The paperwork generally also includes the underlying punishment. It might look something like "180 days probated for 9 months deferred adjudication probation" ...in this example, the maximum possible jail sentence would be 180 days in jail.
But your boyfriend should really get an attorney to help him out with this case. If he cannot afford an attorney, he can request a court appointed attorney.Ask a similar question
Both charges are Class A misdemeanors. The maximum sentence would be one year in the county jail. "Deferred probation" means that he pled "guilty" to the charges, but the judge "deferred" a finding of "guilty". So if he successfully completes the probation, he will not have a conviction. But if his probation is revoked by the judge [in other words, the judge finds even just one count in the motion to adjudicate to be true], the judge will find him guilty. This will mean he will then be convicted. The judge can then sentence him to up to one year in county jail. The maximum length of time a person can be on a Class A misdemeanor probation [whether deferred or straight probation] is 2 years.
You asked "what are his chances of going back on probation?" Isn't he still on probation? Has he already has a revocation hearing? What does the motion to adjudicate say he has done wrong? Is his only infraction that he has not paid fines? Has he paid any $$ toward the fines? Has he complied with all the other terms and conditions on his deferred probation? For instance, has your BF reported to all probation meetings, completed BIP [Batterers Intervention Program], paid court costs, tested clean on drug tests, is he working on his community service regularly, is he working or going to school, etc.? You write that he has done everything except paying his fines. But from my experience, judges don't revoke just because fines have not been paid. Is that problem the only count in the Motion to Adjudicate? Since his probation is not 24 months long, perhaps the judge would extend the probation to March 2013. I recommend that he/you contact a local defense attorney in your county. She/he would know how that particular judge likes to run his court. Judges have great discretion about whether to revoke a defendant. Some judges will revoke on just one violation while others give a defendant several chances. I could give you an opinion about Tarrant County judges because I have been practicing in TC for 15 yrs, but you should consider talking with a Hunt County defense attorney who is familiar with your BF's judge.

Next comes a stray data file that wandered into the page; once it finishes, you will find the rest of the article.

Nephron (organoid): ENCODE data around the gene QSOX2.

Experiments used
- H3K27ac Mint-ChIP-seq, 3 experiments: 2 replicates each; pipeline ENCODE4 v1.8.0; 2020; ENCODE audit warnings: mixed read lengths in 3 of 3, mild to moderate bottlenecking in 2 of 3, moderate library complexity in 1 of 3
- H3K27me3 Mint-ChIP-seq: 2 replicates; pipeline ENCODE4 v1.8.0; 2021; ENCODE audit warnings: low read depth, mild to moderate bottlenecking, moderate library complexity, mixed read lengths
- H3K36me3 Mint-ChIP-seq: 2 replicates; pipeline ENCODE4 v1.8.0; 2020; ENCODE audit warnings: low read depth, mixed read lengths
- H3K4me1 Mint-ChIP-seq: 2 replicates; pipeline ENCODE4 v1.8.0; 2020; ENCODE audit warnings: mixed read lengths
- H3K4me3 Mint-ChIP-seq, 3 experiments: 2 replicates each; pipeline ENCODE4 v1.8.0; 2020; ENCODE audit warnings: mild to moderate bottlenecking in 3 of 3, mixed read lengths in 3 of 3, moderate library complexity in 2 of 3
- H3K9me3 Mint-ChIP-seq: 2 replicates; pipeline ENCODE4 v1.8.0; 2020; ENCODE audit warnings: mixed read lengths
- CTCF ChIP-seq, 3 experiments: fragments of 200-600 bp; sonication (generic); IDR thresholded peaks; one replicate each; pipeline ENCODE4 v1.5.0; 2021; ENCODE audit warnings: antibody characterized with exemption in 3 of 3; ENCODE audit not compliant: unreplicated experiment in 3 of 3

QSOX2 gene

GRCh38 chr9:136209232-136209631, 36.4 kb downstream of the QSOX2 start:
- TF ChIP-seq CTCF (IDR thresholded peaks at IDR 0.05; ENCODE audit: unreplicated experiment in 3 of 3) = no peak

Note: When a person is revoked on a misdemeanor [as in this situation], he/she will never go to the Texas Department of Corrections ["prison"]. Time would be served in the county jail.
Hopefully your BF already has been warned that if he gets another ABI-FM charge, it will be filed as a third degree felony, REGARDLESS of whether he successfully completes the deferred probation or is convicted. The range of punishment for a 3rd degree felony is 2 -10 years in prison and a fine up to $10,000. Obviously that would be a more serious charge.
The use of this information shall not create any attorney-client relationship. As noted, you should seek and retain professional counsel in your local county.Ask a similar question
He can be sentenced to the maximum amount of time for the offense and fined the maximum amount.
He would get credit for any time already served in jail, such as the time when he was originally arrested and he would get credit for any amounts already paid.
Get him a lawyer. Most criminal attorneys can work him a good deal and keep him from getting handed the max.